LOS ANGELES — On the steps of Los Angeles City Hall, Karyn Goldstein, a Project Homekey resident in Chatsworth, holds up a long disposable paper towel that she said residents were given one per day and forced to use as a bath towel on-site. It's one of many restrictions that she hopes to see changed.
"They expect you to go from everyday normal living to get rid of all that stuff. You can't wake up and have a cup of coffee, take a shower with a normal towel and turn on the TV to find out the news for the day or look on the internet to try and find jobs or housing," Goldstein said.
Goldstein had been homeless for two years. But she never imagined taking a room with Project HomeKey would come with so many restrictions like no guests, curfew, limited hours of leaving the site and not being able to have a key to her own space.
"I feel like as if I did something wrong. I'm a criminal. I committed a crime, and I'm in jail, or I feel like, I'm... I don't want to say how it really makes me feel. It makes me feel useless, worthless," Goldstein said.
Christopher Romero worked as a maintenance assistant at the same site but put in his two-week notice. He said resident concerns were often ignored or met with retaliation by staff.
"With bringing up anything up to management, they would just shut them down and say, 'You don't know what you are talking about, or oh yeah. We'll look into it,' and just give them the cold shoulder afterward," Romero said.
As a homeless person himself, Romero said it was too much for him to watch.
"It wasn't right, and I don't know why they treat people that way. It was unfair, and I couldn't handle it anymore—the anxiety attacks and the depression that would hit me after work. Just getting to work and then leaving from work, it was just unbearable," Romero said.
That's why Goldstein, Romero and other homeless individuals and activists are taking a stand against Project Roomkey and Project Homekey restrictions by forming the Unhoused Tenants Against Carceral Housing organization. Project Homekey and Project Roomkey sites are created, managed and funded by LAHSA, the state of California, the city and county of Los Angeles and various other entities.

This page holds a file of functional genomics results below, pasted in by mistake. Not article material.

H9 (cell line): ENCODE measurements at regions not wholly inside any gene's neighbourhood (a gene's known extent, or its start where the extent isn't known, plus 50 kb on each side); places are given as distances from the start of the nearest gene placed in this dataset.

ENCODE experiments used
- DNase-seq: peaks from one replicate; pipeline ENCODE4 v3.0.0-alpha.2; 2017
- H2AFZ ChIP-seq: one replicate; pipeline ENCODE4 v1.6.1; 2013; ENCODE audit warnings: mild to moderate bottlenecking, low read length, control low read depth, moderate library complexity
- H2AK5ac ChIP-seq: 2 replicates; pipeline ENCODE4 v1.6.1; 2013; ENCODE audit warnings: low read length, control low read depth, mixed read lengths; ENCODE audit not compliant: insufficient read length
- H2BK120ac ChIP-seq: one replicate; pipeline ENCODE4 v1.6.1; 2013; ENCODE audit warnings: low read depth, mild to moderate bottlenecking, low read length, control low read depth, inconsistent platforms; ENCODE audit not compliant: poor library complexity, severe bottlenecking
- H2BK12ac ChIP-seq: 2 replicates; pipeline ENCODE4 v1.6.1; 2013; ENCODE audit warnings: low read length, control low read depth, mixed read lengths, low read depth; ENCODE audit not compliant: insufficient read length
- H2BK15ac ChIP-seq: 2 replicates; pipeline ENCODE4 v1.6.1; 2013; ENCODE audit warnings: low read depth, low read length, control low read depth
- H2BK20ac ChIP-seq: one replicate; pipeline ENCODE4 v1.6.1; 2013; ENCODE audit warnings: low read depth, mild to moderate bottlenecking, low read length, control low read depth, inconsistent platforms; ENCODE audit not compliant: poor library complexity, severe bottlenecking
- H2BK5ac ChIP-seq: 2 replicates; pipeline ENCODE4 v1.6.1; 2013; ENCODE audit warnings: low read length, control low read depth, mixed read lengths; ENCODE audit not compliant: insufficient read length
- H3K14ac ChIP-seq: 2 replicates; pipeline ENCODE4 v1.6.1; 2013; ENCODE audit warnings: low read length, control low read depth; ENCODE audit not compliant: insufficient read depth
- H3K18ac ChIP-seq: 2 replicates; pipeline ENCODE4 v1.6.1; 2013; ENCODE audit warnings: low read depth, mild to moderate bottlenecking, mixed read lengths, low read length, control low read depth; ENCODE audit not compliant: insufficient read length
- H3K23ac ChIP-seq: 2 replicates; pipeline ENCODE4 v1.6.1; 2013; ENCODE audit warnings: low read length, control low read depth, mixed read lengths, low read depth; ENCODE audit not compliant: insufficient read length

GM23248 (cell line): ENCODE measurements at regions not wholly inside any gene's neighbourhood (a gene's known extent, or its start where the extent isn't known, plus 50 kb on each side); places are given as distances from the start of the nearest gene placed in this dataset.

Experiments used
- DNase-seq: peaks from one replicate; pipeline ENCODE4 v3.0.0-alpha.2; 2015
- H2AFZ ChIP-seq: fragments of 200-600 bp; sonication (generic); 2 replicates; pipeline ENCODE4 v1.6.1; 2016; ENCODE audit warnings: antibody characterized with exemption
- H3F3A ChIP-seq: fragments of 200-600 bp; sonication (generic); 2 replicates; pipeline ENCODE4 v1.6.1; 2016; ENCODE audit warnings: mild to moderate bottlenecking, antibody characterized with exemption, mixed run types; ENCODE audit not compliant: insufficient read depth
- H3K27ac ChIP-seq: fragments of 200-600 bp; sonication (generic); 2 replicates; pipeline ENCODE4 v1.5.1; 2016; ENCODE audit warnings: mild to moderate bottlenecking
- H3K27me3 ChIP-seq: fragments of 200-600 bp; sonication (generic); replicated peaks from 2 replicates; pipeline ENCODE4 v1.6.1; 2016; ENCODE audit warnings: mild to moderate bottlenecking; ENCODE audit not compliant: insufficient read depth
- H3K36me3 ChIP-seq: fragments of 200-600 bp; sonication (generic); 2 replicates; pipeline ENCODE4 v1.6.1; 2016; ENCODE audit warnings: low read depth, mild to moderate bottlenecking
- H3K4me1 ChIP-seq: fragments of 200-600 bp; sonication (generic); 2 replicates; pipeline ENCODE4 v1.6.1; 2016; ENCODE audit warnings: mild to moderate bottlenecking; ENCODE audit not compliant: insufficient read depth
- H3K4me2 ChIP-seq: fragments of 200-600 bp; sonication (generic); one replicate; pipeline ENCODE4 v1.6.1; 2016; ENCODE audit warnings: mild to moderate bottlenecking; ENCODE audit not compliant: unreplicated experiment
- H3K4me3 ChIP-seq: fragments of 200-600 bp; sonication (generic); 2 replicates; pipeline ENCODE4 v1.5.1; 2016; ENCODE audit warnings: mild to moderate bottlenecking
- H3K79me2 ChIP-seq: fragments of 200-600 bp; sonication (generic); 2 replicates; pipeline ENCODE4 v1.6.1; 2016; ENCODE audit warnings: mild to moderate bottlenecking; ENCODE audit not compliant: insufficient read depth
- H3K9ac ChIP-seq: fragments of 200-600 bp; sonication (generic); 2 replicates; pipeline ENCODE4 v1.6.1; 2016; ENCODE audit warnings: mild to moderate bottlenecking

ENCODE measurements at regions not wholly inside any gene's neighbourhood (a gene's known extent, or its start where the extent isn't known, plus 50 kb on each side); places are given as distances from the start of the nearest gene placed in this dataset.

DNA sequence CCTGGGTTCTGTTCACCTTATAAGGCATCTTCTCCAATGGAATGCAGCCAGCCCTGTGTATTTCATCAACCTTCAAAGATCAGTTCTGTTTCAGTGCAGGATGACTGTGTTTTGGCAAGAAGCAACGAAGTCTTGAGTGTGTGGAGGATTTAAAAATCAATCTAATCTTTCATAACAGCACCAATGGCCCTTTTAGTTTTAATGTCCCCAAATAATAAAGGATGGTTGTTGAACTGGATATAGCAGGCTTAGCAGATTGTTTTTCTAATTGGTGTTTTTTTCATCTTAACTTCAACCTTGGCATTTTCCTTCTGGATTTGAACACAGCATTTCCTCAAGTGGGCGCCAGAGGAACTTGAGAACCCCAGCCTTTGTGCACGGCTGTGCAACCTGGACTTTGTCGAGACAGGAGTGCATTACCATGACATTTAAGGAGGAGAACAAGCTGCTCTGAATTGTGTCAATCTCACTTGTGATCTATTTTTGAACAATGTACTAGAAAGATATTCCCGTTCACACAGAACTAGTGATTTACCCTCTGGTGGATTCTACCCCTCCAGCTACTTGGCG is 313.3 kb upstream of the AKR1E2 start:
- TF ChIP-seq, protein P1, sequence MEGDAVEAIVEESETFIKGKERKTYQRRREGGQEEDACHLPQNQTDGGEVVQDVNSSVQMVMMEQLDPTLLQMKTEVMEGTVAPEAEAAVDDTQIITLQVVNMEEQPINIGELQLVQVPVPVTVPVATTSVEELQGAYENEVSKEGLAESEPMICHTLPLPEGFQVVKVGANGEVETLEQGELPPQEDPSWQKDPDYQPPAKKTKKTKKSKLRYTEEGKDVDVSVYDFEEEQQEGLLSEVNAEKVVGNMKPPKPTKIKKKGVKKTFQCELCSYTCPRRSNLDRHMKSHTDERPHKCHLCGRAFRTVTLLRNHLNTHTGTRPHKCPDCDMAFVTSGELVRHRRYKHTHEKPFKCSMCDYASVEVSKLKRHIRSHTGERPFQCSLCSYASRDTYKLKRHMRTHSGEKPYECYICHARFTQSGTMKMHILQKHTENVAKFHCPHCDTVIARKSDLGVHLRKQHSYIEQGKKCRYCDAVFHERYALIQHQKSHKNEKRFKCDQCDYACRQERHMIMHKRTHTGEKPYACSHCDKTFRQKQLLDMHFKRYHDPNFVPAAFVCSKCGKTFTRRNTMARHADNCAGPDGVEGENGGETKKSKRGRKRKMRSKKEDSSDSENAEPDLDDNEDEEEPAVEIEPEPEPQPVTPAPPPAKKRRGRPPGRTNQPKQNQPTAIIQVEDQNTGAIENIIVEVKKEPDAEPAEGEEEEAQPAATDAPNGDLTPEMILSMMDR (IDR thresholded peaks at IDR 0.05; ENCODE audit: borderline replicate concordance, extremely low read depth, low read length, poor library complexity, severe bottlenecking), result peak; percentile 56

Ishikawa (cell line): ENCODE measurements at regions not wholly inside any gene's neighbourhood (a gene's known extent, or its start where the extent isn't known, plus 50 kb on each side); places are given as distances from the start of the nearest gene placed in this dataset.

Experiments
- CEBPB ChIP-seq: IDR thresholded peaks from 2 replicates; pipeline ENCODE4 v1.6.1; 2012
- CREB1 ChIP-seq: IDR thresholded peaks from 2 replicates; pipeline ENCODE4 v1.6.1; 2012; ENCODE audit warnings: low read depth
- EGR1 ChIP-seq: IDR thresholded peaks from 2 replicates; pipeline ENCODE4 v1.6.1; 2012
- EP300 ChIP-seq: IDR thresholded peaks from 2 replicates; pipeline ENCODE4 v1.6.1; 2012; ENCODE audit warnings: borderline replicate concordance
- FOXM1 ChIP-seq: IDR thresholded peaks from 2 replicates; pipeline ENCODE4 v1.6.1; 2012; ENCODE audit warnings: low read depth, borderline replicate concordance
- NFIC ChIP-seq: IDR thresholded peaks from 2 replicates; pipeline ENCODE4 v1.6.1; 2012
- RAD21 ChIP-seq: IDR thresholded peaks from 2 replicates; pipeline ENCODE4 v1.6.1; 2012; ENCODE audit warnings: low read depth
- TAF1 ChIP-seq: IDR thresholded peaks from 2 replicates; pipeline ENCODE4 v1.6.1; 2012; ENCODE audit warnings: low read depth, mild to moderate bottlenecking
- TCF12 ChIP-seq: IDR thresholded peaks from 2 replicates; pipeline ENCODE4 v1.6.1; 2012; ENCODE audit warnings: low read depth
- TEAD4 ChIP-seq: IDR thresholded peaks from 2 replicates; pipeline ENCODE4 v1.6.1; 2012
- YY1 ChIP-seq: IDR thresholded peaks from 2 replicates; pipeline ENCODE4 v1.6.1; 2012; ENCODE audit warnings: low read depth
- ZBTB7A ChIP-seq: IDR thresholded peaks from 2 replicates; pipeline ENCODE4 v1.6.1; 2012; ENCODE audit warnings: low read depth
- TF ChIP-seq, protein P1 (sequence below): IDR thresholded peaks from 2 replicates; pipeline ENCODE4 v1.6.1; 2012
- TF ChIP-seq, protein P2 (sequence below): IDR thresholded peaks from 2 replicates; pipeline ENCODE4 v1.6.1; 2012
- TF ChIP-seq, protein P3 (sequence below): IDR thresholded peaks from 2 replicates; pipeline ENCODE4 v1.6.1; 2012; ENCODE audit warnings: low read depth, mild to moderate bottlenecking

In response to criticisms raised, LAHSA provided a statement about the restrictions that reads in part:
"The goal of this lifesaving program is to stop the spread of COVID-19 among our unhoused population. As such, the program design was built around wellness checks, minimal in-person contact, and the overall health and safety of those we serve… LAHSA welcomes a meeting with UTACH to discuss their concerns and how we can improve."
Mayor Eric Garcetti's office also provided a statement:
"Project Roomkey has brought in more than 8,000 Angelenos during the greatest public health threat in a generation, and is an essential part of Los Angeles' largest and most ambitious housing effort ever. Our service providers who manage and set the conditions for Project Roomkey sites are some of the most knowledgeable and capable housing agencies in the world, and are committed to delivering the highest quality of care possible."
While Goldstein took the time to share her perspective, the restrictions currently in place remain top of mind for her.
"Just thinking of the fact that I have to go back there before 9 o'clock because I don't have a pass, it infuriates me," Goldstein said.
Until then, Goldstein and other individuals who have shared their stories are hoping to see a more welcoming environment to be able to focus on the future.
Full statement from LAHSA:
"Over the last year, the homeless re-housing system responded to the onset of the COVID-19 crisis with a quickly organized multi-agency collaboration that has brought over 8,000 people experiencing homelessness who are vulnerable to COVID-19 inside. In partnership with FEMA, the State of California, and the County and City of Los Angeles, we launched Project Roomkey to provide an immediate option for our most vulnerable unsheltered neighbors to shelter in place. The goal of this lifesaving program is to stop the spread of COVID-19 among our unhoused population. As such, the program design was built around wellness checks, minimal in-person contact, and the overall health and safety of those we serve.
From the beginning, LAHSA and its providers have focused our efforts on developing housing plans with Project Roomkey participants to place them on a path to permanent housing and limit how many people return to unsheltered locations.
LAHSA welcomes a meeting with UTACH to discuss their concerns and how we can improve the Project Roomkey experience while protecting the health of participants as we support them in their journey to permanent housing."